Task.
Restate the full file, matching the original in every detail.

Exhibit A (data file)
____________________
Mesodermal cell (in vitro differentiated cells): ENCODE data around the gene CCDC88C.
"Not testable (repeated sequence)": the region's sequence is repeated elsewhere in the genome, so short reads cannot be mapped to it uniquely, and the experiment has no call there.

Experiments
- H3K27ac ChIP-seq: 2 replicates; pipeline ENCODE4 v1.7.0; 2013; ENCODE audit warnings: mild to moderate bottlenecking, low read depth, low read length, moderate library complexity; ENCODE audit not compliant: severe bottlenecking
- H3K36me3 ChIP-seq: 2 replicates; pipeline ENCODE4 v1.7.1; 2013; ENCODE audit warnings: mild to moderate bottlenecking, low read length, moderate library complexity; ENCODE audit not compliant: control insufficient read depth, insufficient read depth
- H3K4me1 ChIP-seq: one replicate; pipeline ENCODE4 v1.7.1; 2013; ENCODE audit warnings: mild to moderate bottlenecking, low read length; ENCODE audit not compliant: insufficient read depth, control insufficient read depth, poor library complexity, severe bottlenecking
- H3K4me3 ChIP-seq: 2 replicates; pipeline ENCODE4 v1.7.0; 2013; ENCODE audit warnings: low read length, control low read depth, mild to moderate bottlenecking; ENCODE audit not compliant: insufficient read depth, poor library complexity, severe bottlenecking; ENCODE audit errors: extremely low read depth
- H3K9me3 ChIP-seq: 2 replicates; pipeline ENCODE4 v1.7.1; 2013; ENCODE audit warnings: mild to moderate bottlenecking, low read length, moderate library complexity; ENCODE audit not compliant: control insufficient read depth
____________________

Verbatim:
Mesodermal cell (in vitro differentiated cells): ENCODE data around the gene CCDC88C.
"Not testable (repeated sequence)": the region's sequence is repeated elsewhere in the genome, so short reads cannot be mapped to it uniquely, and the experiment has no call there.

Experiments
- H3K27ac ChIP-seq: 2 replicates; pipeline ENCODE4 v1.7.0; 2013; ENCODE audit warnings: mild to moderate bottlenecking, low read depth, low read length, moderate library complexity; ENCODE audit not compliant: severe bottlenecking
- H3K36me3 ChIP-seq: 2 replicates; pipeline ENCODE4 v1.7.1; 2013; ENCODE audit warnings: mild to moderate bottlenecking, low read length, moderate library complexity; ENCODE audit not compliant: control insufficient read depth, insufficient read depth
- H3K4me1 ChIP-seq: one replicate; pipeline ENCODE4 v1.7.1; 2013; ENCODE audit warnings: mild to moderate bottlenecking, low read length; ENCODE audit not compliant: insufficient read depth, control insufficient read depth, poor library complexity, severe bottlenecking
- H3K4me3 ChIP-seq: 2 replicates; pipeline ENCODE4 v1.7.0; 2013; ENCODE audit warnings: low read length, control low read depth, mild to moderate bottlenecking; ENCODE audit not compliant: insufficient read depth, poor library complexity, severe bottlenecking; ENCODE audit errors: extremely low read depth
- H3K9me3 ChIP-seq: 2 replicates; pipeline ENCODE4 v1.7.1; 2013; ENCODE audit warnings: mild to moderate bottlenecking, low read length, moderate library complexity; ENCODE audit not compliant: control insufficient read depth